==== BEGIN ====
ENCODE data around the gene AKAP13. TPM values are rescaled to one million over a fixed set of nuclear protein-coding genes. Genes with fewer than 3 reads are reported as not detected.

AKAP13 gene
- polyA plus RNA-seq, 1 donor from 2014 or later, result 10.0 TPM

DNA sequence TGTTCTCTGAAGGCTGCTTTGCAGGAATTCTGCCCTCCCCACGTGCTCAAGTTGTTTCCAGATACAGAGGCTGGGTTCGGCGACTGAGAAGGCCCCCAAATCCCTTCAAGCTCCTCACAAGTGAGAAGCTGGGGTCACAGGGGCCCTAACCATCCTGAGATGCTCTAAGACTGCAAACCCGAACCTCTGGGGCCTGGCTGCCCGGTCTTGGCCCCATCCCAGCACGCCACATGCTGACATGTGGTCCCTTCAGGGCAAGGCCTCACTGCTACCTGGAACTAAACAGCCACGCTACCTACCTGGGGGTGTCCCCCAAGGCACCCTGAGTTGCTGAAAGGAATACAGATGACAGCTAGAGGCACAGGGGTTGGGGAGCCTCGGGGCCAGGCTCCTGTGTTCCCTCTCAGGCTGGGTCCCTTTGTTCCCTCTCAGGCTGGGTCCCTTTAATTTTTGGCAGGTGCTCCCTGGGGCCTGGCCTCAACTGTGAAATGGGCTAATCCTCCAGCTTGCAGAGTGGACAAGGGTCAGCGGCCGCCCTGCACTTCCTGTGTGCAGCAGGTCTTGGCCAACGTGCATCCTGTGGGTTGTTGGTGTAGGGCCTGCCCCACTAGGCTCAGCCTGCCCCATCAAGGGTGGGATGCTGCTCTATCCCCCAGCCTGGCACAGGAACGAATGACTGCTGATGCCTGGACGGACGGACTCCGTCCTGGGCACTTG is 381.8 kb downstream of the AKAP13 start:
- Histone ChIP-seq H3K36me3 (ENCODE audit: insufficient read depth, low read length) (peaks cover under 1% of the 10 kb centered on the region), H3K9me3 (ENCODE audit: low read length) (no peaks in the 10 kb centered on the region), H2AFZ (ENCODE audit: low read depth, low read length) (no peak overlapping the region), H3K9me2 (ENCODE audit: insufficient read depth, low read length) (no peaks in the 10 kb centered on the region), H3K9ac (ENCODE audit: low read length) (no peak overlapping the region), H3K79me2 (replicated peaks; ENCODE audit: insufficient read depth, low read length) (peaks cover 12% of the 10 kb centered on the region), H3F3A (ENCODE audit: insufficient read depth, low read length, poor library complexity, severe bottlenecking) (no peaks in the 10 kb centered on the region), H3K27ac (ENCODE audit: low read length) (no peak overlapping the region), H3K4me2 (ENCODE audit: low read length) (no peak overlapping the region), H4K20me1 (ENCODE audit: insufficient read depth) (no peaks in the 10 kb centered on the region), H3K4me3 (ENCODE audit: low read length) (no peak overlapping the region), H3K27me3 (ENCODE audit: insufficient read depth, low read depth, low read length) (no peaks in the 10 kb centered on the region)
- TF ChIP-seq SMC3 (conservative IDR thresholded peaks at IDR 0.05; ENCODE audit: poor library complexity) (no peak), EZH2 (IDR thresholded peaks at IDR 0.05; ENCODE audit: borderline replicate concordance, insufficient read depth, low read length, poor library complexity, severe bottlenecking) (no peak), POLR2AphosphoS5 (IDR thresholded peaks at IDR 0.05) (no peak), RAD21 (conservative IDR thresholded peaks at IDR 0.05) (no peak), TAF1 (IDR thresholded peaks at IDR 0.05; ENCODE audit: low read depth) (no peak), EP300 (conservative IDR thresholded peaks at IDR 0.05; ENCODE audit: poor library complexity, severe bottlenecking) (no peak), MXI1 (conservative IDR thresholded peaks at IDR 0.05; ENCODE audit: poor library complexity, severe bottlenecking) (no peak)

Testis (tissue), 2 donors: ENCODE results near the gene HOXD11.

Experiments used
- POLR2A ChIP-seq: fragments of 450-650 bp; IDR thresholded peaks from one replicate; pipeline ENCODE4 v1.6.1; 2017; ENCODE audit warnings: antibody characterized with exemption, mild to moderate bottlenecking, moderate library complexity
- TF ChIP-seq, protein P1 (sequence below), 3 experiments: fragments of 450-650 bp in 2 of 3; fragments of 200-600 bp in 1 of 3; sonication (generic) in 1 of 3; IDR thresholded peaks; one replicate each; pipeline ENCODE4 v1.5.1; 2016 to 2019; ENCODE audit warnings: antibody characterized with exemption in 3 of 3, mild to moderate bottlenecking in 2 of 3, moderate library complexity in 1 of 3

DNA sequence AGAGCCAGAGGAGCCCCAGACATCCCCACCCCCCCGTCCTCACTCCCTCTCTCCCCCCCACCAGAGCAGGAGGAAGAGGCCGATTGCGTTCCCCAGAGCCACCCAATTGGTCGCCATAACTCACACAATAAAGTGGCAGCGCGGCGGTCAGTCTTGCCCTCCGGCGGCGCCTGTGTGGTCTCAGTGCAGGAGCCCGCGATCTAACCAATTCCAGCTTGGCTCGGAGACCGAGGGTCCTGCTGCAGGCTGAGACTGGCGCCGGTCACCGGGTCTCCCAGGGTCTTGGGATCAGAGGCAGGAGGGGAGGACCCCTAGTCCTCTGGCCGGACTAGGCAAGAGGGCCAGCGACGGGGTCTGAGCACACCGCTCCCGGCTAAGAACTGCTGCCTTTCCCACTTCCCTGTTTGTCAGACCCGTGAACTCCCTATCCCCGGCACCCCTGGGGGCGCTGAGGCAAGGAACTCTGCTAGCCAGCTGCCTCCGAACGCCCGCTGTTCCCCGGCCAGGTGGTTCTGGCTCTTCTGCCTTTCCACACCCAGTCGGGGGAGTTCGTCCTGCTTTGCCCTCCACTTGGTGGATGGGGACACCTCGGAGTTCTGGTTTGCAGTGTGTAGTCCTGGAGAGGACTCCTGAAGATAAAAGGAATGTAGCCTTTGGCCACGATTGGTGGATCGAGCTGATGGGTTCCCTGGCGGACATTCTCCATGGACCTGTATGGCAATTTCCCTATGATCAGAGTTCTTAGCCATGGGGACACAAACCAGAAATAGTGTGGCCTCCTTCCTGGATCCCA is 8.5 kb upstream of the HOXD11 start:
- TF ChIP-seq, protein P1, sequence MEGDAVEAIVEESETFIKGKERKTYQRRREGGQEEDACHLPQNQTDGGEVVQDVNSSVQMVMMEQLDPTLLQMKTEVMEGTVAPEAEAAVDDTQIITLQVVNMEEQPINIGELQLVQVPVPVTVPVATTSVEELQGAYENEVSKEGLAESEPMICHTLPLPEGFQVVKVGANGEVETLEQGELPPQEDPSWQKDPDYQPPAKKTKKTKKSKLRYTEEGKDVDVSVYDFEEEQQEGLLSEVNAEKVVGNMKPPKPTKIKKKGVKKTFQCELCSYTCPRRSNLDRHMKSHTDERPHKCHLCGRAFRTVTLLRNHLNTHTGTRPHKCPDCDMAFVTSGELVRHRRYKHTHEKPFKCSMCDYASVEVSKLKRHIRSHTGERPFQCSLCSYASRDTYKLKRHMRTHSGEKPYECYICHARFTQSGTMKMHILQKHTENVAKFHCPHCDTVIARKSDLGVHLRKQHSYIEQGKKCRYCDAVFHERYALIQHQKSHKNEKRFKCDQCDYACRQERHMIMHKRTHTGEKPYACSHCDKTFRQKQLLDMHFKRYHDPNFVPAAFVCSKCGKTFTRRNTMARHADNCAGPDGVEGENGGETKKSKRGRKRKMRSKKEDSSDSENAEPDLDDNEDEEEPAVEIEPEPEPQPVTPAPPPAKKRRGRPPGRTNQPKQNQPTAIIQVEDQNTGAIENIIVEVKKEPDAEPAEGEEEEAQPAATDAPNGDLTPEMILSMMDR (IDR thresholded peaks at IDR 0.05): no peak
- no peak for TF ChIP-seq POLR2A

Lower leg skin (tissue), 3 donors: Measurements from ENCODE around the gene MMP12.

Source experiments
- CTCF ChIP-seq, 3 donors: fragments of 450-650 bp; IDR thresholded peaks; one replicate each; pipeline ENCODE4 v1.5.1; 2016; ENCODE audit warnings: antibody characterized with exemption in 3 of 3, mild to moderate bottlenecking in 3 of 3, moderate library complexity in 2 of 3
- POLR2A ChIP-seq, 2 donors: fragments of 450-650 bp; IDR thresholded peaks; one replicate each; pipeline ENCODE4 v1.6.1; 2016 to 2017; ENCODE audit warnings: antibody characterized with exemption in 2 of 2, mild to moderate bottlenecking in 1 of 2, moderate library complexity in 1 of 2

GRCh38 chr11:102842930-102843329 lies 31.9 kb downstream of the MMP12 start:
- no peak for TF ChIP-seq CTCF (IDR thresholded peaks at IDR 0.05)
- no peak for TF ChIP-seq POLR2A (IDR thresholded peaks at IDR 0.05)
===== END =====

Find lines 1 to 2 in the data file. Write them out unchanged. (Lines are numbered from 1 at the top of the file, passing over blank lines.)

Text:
ENCODE data around the gene AKAP13. TPM values are rescaled to one million over a fixed set of nuclear protein-coding genes. Genes with fewer than 3 reads are reported as not detected.

AKAP13 gene